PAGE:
Going through a bereavement is always a challenging time family and friends of the person who passes away. Aside from dealing with grief, there are practical obligations and legal processes to go through. One of which is the matter of who inherits the possessions and assets left behind by the deceased.

Hopefully, the person who has passed has left a will behind leaving instructions about how they want their ‘estate’ to be distributed among loved ones. If not, their property and assets are classed as ‘intestate’, and there is a fixed legal process governing inheritance. This can often lead to drawn-out legal wrangles in the courts.

But even if a person does leave a will, those who are named in it do not automatically receive their inheritance. There is another legal process to go through first. This one is called probate.

Probate serves two purposes. First, it determines whether a will is valid. If it doesn’t meet certain criteria, inheritance is open to contest.

Second, probate establishes who has the legal right to handle a dead person’s affairs as per the terms of their will. Part of the purpose of a will is to name an ‘executor’ for this purpose. What this really means is getting legal recognition to access things like bank accounts or have property ownership transferred. You will hear the phrase ‘applying for probate’. This is the formal procedure of the named executor requesting legal access to the deceased’s assets.

How long does probate take?

The length of time it takes to complete the probate process varies depending on several factors, such as the size and complexity of the estate, disputes and challenges etc.

Standard cases with simple estates and no challenges typically take six to nine months to complete. However, when dealing with larger, more complex estates it can take much longer. When there are court proceedings and litigation involved, probate can in extreme cases take years. The added legal costs can also seriously erode the value of an estate.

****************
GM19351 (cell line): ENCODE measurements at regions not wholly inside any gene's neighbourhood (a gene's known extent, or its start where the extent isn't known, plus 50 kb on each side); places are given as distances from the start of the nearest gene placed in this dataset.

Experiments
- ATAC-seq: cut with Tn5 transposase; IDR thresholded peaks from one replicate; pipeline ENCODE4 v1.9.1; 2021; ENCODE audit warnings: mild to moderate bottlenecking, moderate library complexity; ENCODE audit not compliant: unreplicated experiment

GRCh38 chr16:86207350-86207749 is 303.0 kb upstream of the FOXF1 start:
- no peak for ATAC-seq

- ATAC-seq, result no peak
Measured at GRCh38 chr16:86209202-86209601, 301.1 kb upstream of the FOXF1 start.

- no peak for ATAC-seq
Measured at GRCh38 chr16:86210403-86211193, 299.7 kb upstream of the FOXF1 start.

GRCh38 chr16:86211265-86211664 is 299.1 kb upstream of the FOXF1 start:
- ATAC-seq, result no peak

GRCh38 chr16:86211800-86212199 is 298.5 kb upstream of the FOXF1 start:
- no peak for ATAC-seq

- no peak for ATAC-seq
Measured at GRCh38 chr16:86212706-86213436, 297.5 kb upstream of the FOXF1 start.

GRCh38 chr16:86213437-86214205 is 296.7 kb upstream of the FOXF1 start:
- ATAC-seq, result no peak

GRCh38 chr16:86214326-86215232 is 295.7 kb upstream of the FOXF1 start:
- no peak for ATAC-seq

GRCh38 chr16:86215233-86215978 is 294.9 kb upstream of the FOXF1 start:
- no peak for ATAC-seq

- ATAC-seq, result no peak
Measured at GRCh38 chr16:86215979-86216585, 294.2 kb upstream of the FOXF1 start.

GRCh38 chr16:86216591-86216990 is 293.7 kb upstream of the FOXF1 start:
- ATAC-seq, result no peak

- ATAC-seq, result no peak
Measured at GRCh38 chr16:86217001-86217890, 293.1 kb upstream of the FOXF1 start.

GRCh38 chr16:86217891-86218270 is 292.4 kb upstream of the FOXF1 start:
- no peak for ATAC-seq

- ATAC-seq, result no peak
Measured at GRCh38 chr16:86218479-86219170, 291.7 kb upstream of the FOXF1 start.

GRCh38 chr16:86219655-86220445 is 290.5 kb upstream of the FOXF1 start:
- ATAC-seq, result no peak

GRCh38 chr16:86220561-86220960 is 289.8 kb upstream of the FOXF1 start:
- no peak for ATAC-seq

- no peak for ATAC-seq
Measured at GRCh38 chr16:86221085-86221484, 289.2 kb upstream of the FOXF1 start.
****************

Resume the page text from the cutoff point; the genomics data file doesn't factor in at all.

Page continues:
Probate typically involves the following steps:

  • Confirmation of an executor: If no one is named as executor in a will, the court will appoint someone. This is usually the closest surviving relative.
  • Notifying heirs and creditors: It isn’t just people named in the will as heirs who have to be informed that probate proceedings are ongoings. People often owe money when they die, in the form of mortgages, loans, finance deals on purchases etc. Creditors must also be informed to give them the opportunity to make claims against the estate for any outstanding debts.
  • Making an inventory of the estate: One of the big tasks for the executor is to make a full appraisal of exactly what the deceased has left behind (or in other words, the size of their estate). This involves tracking down and accessing bank accounts, investment portfolios, property, stakes in businesses, and obtaining valuations on personal possessions.
  • Paying debts and taxes: Before an estate can be divided between beneficiaries of a will, outstanding debts must be paid off. Any Inheritance Tax liable must also be calculated and paid.
  • Distribution of assets: Once all of the above has been completed, the estate can be passed on to heirs according to the terms of the will (or the laws of intestacy, if there was no will). That’s the probate process completed.

There are ways to avoid the need for probate by arranging an individual’s estate while they are alive in such a way that inheritance can legally proceed without it. Whether you are recently bereaved and want advice and assistance on applying for probate, or are looking at estate planning options for yourself, contact Walsh Solicitors today.